REVIEW: “Blue Jay”


Mark Duplass has found himself in an enviable position. He’s making the films he wants to make with complete creative control. And he’s doing so not by making it big in Hollywood. Instead he signed a four-picture deal with Netflix that offers him artistic freedom while also ensuring the financial backing that many independent filmmakers struggle with.

For the most part Duplass has steered clear of Hollywood’s courting, instead making small intimate films with miniscule budgets. His first movie for Netflix certainly fits that description. “Blue Jay” is Duplass completely in his element and it gives us a good idea of the creative leeway he has been given. It’s shot in black-and-white, it stars essentially a two-person cast, it took only seven days to film, and it was green-lit by Netflix without seeing a script. That’s a trusting partnership.


Duplass not only writes the screenplay but stars in “Blue Jay”. He plays Jim, a 40-ish bachelor who returns to his small California hometown to renovate the house left behind by his late mother. While in the grocery store Jim bumps into his old high school sweetheart Amanda (Sarah Paulson) who happens to be back in town to visit her sister. Their meeting is bit awkward but a cup of coffee at the town’s diner loosens things up and before long they are reminiscing about the good old days.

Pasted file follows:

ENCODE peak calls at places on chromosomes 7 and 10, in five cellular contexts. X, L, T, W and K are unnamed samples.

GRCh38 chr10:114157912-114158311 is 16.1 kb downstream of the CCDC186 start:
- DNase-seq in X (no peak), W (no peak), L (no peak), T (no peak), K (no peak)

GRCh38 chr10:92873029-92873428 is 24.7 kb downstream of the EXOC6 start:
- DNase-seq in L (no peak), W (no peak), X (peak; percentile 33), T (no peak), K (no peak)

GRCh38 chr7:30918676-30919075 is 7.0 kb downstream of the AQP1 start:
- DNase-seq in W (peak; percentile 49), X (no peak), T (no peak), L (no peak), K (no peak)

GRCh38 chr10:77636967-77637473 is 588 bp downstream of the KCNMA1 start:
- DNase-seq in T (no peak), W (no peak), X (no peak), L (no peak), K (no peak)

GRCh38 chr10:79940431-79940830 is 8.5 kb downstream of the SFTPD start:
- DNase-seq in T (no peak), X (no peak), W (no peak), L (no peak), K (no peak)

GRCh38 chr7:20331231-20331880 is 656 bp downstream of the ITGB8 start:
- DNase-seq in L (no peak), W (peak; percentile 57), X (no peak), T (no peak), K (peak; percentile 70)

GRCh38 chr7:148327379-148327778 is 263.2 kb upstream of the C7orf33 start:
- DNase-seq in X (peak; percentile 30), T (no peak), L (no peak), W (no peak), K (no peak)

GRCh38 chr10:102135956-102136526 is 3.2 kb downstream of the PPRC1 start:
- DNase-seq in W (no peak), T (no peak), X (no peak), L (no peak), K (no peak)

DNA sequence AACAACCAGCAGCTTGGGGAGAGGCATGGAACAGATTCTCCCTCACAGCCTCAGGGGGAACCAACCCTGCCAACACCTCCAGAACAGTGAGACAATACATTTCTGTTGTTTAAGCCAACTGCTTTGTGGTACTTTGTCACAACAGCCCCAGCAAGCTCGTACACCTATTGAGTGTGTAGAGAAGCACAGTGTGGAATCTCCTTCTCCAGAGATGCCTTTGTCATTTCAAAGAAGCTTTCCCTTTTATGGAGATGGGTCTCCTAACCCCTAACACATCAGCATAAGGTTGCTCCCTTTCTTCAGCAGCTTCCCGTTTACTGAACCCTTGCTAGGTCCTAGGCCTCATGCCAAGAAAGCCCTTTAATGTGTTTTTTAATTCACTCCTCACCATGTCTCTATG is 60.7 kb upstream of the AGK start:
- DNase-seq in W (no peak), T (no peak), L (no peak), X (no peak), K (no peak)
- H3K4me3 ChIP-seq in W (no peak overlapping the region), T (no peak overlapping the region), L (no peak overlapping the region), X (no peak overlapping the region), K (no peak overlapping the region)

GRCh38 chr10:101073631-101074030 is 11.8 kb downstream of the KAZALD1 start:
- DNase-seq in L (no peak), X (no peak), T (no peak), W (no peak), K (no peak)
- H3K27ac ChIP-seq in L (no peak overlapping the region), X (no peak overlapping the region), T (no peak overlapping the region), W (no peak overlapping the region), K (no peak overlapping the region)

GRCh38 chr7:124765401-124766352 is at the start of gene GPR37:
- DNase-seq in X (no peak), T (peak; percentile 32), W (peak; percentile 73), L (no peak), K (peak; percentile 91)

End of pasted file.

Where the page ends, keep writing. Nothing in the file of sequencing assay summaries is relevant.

We learn all we need to know about these two characters through their conversations and recollections. As we slowly piece together their deep connection it becomes clear that their entire lives have been effected by the past they shared. There’s also this neat bit of early 90s nostalgia that shows itself in the scenes where Jim and Amanda cast aside their present-day cares and playfully immerse themselves in their history together. But their memories aren’t wound-free which becomes evident the more time we spend with them.


Director Alex Lehmann wisely keeps himself in the background and allows his two actors to carry the load. Duplass and Paulson have a convincing chemistry and there is an organic flowing rhythm to their dialogue. Much of it is due to a considerable amount of improvisation in place of a conventional script. While Duplass is a natural fit for his character, Paulson is the true highlight. Watching her navigate her character’s many emotional layers left me wondering why she doesn’t get more of these roles.

“Blue Jay” manages to be funny and playful while also taking an honest look at the insecurity and fragility of its characters. Later on it does get a touch melodramatic but it always remains truthful and feels plucked from real life experiences. The wonderful choice to soak the film in black and white adds a wonderful layer of nostalgia and melancholy. It’s a bold choice for a 2016 character drama, but again it demonstrates the audacity filmmakers can show when given creative liberties. That’s why I’m excited for what else this Duplass/Netflix partnership will deliver.